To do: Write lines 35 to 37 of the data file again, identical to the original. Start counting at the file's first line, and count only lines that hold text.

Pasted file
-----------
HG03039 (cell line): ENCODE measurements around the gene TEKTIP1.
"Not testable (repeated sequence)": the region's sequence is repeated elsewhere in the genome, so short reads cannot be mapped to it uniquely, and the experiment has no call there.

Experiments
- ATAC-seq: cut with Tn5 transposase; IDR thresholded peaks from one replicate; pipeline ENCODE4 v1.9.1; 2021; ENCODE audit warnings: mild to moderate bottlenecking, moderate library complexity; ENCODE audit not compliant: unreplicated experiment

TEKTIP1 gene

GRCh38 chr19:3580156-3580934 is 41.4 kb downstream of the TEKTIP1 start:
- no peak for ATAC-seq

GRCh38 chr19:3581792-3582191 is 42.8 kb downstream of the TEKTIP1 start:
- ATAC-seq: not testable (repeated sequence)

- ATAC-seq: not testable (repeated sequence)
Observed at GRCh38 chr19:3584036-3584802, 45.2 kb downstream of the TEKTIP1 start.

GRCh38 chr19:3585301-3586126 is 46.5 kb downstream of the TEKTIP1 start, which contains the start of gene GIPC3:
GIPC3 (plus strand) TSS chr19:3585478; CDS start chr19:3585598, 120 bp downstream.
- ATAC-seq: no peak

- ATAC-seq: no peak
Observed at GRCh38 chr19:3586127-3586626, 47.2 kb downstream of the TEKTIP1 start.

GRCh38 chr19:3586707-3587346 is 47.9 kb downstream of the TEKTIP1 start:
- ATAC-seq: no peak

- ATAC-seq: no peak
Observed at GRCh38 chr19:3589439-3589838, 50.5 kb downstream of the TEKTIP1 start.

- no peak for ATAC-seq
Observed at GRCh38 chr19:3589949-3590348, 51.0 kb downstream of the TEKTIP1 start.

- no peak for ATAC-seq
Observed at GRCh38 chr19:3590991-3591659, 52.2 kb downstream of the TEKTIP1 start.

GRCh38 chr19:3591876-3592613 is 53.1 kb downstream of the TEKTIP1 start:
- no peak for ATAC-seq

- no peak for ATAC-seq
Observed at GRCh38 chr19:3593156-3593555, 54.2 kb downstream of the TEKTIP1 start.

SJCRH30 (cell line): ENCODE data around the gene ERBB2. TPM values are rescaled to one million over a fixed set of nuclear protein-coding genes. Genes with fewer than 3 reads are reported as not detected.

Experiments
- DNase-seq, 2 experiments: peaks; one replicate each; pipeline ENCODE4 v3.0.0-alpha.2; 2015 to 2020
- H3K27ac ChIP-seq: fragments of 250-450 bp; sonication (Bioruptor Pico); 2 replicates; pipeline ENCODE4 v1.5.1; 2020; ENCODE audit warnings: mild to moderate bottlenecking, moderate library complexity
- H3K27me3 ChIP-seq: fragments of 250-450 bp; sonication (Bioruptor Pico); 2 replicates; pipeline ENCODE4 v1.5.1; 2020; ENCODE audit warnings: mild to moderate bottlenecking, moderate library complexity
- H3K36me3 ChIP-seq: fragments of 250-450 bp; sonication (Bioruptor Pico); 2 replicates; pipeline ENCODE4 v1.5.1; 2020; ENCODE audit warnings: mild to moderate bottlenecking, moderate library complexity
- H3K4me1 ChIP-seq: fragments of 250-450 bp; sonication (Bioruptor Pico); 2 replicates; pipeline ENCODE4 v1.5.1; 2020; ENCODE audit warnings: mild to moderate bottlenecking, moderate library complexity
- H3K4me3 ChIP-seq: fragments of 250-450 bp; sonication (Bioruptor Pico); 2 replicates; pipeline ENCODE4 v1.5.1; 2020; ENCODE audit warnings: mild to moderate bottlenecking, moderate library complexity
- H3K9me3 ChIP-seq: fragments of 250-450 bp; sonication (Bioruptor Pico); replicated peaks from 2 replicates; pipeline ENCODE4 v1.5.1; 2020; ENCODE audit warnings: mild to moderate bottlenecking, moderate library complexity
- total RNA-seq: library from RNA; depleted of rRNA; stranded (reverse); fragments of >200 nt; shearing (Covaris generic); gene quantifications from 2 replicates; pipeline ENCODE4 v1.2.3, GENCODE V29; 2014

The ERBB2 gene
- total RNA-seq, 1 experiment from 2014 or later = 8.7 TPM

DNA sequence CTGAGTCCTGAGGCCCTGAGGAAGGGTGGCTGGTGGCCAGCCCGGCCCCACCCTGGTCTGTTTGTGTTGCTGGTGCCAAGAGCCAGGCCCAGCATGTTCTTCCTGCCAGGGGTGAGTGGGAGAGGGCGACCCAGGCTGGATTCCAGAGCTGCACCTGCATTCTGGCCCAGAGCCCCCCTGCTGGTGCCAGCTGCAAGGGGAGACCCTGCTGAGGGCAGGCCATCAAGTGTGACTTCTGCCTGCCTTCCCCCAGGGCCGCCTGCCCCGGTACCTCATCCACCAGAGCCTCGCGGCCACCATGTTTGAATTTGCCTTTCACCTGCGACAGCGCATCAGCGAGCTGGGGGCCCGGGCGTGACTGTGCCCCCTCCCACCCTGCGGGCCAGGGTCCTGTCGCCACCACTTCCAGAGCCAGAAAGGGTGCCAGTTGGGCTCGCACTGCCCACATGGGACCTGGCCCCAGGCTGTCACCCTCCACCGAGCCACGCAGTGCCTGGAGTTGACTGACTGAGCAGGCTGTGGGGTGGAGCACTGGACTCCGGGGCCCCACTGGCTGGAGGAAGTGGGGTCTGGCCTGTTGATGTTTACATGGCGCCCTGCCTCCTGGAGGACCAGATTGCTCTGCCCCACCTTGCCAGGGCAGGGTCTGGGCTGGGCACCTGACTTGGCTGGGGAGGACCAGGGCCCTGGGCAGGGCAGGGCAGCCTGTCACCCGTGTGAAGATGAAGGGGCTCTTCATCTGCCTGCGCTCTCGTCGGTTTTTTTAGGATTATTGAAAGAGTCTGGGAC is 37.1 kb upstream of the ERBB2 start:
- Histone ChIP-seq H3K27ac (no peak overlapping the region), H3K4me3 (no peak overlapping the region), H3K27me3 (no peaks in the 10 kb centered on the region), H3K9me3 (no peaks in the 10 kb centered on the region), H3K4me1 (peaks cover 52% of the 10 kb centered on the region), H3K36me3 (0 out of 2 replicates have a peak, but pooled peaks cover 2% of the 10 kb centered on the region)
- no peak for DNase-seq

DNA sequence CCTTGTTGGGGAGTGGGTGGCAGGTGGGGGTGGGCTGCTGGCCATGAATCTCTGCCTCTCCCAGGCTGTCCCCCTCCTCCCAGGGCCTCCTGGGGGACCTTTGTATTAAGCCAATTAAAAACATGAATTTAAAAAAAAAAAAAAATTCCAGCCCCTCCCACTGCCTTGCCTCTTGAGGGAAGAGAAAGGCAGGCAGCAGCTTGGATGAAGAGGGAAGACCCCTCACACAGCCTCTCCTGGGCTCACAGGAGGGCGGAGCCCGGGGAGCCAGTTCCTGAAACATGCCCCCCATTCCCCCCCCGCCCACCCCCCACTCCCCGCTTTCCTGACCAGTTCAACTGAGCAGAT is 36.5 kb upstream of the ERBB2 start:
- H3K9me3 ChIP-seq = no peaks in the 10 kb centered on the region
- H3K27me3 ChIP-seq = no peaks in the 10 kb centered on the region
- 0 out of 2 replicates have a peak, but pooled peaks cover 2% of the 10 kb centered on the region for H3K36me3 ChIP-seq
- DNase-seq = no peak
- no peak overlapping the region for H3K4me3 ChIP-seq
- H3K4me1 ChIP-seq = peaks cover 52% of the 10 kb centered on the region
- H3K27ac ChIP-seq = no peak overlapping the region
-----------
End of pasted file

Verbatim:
- H3K4me1 ChIP-seq: fragments of 250-450 bp; sonication (Bioruptor Pico); 2 replicates; pipeline ENCODE4 v1.5.1; 2020; ENCODE audit warnings: mild to moderate bottlenecking, moderate library complexity
- H3K4me3 ChIP-seq: fragments of 250-450 bp; sonication (Bioruptor Pico); 2 replicates; pipeline ENCODE4 v1.5.1; 2020; ENCODE audit warnings: mild to moderate bottlenecking, moderate library complexity
- H3K9me3 ChIP-seq: fragments of 250-450 bp; sonication (Bioruptor Pico); replicated peaks from 2 replicates; pipeline ENCODE4 v1.5.1; 2020; ENCODE audit warnings: mild to moderate bottlenecking, moderate library complexity